Arrowroot (Maranta arundinaceae) is a tropical plant that produces an edible starchy tuber widely used by indigenous peoples for medicine and cooking. The plant is native to South America, and to the West Indies where the native Arawaks used the plant as a dietary staple and also used the powder to draw out toxins from people wounded by poison arrows. Native Americans in both North and South America apply Arrowroot as a poultice for snakebite, insect stings or bites, and skin sores. There is evidence this plant has been cultivated for at least 7,000 years.
At the end of the growing season there will be a cluster of these tubers under each plant. Each individual tuber will grow a new plant for the following year so they can multiply rapidly if you dig and replant the parts that you don't consume. In areas where the ground doesn't freeze, just leave a few tubers in the ground after harvest. In colder climates, store the tubers in a cool dry location and replant them in the spring.
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The tubers can be eaten boiled, roasted, baked, or fried. In some cultures they are ground and made into pastries. Arrowroot flour can be used for gluten-free baking.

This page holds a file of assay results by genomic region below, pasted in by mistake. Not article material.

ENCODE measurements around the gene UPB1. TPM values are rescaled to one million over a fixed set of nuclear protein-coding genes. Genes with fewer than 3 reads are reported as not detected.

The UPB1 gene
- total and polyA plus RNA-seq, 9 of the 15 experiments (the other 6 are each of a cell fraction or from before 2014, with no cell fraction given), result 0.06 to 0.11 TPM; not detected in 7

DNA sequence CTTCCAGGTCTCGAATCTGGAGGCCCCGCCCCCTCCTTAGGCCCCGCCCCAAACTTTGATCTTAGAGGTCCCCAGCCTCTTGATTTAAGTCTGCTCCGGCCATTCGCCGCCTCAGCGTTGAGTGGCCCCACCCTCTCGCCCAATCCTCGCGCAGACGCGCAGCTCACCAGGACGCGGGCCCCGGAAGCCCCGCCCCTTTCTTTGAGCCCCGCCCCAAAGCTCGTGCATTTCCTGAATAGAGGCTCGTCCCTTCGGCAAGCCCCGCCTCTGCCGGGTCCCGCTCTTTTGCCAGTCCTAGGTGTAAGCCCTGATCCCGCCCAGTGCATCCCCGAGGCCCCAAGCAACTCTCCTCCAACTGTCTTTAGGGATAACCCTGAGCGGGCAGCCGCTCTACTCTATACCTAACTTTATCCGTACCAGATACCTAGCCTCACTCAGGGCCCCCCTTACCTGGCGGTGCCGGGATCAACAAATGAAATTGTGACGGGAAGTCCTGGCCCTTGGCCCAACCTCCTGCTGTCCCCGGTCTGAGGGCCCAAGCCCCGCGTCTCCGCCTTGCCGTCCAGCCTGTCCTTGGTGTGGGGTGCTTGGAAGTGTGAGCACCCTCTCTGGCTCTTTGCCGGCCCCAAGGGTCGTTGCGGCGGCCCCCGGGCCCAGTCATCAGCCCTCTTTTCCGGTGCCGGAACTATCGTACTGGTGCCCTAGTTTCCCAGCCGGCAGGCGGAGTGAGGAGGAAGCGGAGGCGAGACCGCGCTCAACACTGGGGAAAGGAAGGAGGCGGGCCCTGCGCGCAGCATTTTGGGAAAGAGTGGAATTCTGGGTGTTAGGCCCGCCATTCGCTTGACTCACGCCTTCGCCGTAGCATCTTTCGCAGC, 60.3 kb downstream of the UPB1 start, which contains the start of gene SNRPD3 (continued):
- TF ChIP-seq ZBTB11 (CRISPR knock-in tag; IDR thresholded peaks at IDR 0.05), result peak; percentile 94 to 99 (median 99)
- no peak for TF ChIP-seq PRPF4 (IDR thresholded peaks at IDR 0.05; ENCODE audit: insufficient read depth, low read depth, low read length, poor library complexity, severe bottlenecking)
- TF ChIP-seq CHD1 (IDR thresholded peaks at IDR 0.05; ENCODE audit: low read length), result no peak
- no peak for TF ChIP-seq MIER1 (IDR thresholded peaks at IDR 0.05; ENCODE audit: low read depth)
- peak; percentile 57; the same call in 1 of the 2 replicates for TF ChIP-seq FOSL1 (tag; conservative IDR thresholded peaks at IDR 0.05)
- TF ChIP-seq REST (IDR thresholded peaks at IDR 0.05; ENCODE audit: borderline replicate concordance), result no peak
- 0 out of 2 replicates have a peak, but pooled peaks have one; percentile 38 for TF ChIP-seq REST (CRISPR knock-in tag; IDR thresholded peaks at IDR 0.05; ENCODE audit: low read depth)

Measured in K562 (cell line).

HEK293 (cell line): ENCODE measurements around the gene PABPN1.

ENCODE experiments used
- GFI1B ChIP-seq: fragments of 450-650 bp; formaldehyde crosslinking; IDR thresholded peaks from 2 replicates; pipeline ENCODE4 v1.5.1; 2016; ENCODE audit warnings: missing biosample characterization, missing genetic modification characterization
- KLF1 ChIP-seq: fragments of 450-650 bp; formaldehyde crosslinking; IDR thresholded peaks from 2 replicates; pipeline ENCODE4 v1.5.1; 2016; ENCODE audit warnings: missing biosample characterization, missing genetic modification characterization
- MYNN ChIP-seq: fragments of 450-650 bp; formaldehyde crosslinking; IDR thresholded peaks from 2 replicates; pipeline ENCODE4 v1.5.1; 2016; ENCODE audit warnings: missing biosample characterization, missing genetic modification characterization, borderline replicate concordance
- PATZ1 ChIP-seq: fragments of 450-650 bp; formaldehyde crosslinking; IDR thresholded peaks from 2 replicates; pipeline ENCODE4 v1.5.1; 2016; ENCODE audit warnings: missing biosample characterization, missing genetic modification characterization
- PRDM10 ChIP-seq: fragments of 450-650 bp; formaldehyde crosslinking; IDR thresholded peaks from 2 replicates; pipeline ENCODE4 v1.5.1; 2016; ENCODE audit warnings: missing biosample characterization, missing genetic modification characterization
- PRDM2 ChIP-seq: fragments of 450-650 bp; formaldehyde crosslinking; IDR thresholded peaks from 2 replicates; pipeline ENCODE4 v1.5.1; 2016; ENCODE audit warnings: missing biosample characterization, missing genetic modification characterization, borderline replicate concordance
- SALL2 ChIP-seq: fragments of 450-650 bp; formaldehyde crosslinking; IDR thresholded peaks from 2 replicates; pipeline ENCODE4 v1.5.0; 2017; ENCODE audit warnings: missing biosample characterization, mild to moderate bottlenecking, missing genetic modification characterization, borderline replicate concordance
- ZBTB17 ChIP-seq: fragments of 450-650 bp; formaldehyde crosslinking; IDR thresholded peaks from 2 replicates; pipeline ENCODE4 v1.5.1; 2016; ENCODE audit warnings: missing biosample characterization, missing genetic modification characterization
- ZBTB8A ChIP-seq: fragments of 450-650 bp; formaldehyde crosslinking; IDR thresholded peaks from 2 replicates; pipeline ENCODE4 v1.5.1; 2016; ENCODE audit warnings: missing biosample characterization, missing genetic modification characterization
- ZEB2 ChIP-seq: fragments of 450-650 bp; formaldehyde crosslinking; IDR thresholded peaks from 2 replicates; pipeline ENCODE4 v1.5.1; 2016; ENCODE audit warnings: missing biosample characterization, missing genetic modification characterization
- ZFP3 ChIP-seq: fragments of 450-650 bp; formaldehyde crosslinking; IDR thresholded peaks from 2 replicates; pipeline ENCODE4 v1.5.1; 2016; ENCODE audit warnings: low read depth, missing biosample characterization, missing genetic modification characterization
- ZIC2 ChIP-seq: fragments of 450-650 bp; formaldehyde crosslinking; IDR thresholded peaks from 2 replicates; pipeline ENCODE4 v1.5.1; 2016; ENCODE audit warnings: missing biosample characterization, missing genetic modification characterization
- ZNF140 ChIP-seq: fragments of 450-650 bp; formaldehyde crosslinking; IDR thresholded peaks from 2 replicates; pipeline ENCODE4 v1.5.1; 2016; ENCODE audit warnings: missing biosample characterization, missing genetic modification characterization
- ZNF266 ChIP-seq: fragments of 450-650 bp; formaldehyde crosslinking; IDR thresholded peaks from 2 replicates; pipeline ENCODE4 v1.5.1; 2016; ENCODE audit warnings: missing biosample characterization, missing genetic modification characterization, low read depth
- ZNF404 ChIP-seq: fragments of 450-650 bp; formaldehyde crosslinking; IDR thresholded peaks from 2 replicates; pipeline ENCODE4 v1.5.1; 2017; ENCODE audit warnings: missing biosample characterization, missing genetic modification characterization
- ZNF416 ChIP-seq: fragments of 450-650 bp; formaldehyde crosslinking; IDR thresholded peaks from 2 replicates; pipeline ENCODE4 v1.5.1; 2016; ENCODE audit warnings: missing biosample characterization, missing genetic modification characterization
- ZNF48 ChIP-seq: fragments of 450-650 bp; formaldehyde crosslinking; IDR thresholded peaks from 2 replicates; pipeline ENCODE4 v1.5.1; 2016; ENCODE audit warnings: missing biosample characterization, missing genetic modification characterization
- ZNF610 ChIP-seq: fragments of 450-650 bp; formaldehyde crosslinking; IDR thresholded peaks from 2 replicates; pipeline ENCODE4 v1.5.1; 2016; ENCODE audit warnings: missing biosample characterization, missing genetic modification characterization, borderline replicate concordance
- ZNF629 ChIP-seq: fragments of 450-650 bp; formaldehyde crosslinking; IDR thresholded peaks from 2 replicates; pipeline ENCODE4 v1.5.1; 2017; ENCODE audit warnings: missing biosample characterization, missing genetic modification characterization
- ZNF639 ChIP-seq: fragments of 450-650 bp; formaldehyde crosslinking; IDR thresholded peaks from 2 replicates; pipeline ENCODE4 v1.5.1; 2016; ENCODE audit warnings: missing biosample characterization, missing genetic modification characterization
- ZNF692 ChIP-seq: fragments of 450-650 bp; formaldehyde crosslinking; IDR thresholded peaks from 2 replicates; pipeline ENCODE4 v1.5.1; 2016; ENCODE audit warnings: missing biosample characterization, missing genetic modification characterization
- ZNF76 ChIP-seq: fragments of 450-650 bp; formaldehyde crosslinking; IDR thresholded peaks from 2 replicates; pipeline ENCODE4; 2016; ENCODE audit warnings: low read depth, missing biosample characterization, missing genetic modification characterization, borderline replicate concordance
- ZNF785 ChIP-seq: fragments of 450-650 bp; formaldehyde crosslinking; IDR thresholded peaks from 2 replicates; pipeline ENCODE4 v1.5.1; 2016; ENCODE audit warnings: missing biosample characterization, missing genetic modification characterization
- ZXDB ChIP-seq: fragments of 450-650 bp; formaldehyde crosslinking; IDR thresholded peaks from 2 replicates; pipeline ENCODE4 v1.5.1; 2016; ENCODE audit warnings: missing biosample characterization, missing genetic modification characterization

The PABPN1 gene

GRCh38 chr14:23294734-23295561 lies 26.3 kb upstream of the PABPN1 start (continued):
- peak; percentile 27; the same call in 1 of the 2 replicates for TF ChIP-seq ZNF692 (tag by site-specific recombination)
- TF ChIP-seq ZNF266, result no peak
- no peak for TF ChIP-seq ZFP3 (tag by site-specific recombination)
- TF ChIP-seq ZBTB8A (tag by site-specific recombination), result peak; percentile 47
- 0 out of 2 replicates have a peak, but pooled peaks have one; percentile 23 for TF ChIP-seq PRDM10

The extraction of the starch is a somewhat laborious process: The tubers are washed, pounded to a pulp, rinsed in clean water, fibrous parts are removed, and the starchy water is allowed to settle. The clear water is drained off, fresh water is again added, mixed, and drained. The remaining starch is then spread to dry in the sun. The starch yield is about 1/5 of the original weight of the tubers.
The starch can be used as a thickener for sauces, gravies, puddings, jellies, and pie fillings, or as a clear glaze for fruit pies. As a thickener, it is two to three times as effective as cornstarch. In Suriname, the Amerindians use the starch as a baby powder, giving the skin a soft, silky, smooth feel.
Old herbals suggest the easily digested starch was often used to soothe bowel irritations by dissolving in hot water or hot milk where it forms a gelatinous solution that cools to a jelly-like mass. A tablespoon of starch to a pint of liquid forms a sufficient consistency. It should first be formed into a smooth paste with a little cold water and then the hot liquid should be added while stirring briskly. A little lemon juice, or herbs and spices may be added for flavor.
Disclaimer: Notations of medicinal uses of this plant are for historical reference only. No curative or preventative claims are being made.
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